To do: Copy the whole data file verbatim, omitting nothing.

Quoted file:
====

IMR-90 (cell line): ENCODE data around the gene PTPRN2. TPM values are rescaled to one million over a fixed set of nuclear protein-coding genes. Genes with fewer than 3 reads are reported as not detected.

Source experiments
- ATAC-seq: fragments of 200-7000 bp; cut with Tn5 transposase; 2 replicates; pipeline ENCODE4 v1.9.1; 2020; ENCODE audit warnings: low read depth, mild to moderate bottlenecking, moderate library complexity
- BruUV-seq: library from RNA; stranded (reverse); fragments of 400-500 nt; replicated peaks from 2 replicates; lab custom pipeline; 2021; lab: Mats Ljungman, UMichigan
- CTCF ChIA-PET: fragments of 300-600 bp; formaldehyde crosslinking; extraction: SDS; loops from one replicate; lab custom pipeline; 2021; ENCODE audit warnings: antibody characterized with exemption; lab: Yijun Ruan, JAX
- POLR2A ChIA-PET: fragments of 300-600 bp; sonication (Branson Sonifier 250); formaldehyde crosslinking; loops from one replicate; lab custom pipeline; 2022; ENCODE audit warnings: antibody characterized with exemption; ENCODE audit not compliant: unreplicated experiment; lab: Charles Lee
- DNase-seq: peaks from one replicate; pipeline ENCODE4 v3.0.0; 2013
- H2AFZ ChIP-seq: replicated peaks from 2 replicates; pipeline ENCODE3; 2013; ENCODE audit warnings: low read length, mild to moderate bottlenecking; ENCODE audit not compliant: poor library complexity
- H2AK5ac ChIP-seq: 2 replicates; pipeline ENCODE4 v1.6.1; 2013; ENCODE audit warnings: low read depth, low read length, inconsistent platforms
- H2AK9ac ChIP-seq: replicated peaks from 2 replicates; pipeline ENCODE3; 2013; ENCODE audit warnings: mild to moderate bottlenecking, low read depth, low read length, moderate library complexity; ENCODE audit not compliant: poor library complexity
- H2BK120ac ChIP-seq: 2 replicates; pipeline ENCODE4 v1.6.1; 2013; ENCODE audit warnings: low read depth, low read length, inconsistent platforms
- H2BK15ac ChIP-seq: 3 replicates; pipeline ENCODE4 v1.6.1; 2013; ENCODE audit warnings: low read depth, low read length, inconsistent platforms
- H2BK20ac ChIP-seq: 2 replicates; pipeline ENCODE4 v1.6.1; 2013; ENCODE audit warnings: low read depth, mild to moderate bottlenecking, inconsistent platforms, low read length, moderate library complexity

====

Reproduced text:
IMR-90 (cell line): ENCODE data around the gene PTPRN2. TPM values are rescaled to one million over a fixed set of nuclear protein-coding genes. Genes with fewer than 3 reads are reported as not detected.

Source experiments
- ATAC-seq: fragments of 200-7000 bp; cut with Tn5 transposase; 2 replicates; pipeline ENCODE4 v1.9.1; 2020; ENCODE audit warnings: low read depth, mild to moderate bottlenecking, moderate library complexity
- BruUV-seq: library from RNA; stranded (reverse); fragments of 400-500 nt; replicated peaks from 2 replicates; lab custom pipeline; 2021; lab: Mats Ljungman, UMichigan
- CTCF ChIA-PET: fragments of 300-600 bp; formaldehyde crosslinking; extraction: SDS; loops from one replicate; lab custom pipeline; 2021; ENCODE audit warnings: antibody characterized with exemption; lab: Yijun Ruan, JAX
- POLR2A ChIA-PET: fragments of 300-600 bp; sonication (Branson Sonifier 250); formaldehyde crosslinking; loops from one replicate; lab custom pipeline; 2022; ENCODE audit warnings: antibody characterized with exemption; ENCODE audit not compliant: unreplicated experiment; lab: Charles Lee
- DNase-seq: peaks from one replicate; pipeline ENCODE4 v3.0.0; 2013
- H2AFZ ChIP-seq: replicated peaks from 2 replicates; pipeline ENCODE3; 2013; ENCODE audit warnings: low read length, mild to moderate bottlenecking; ENCODE audit not compliant: poor library complexity
- H2AK5ac ChIP-seq: 2 replicates; pipeline ENCODE4 v1.6.1; 2013; ENCODE audit warnings: low read depth, low read length, inconsistent platforms
- H2AK9ac ChIP-seq: replicated peaks from 2 replicates; pipeline ENCODE3; 2013; ENCODE audit warnings: mild to moderate bottlenecking, low read depth, low read length, moderate library complexity; ENCODE audit not compliant: poor library complexity
- H2BK120ac ChIP-seq: 2 replicates; pipeline ENCODE4 v1.6.1; 2013; ENCODE audit warnings: low read depth, low read length, inconsistent platforms
- H2BK15ac ChIP-seq: 3 replicates; pipeline ENCODE4 v1.6.1; 2013; ENCODE audit warnings: low read depth, low read length, inconsistent platforms
- H2BK20ac ChIP-seq: 2 replicates; pipeline ENCODE4 v1.6.1; 2013; ENCODE audit warnings: low read depth, mild to moderate bottlenecking, inconsistent platforms, low read length, moderate library complexity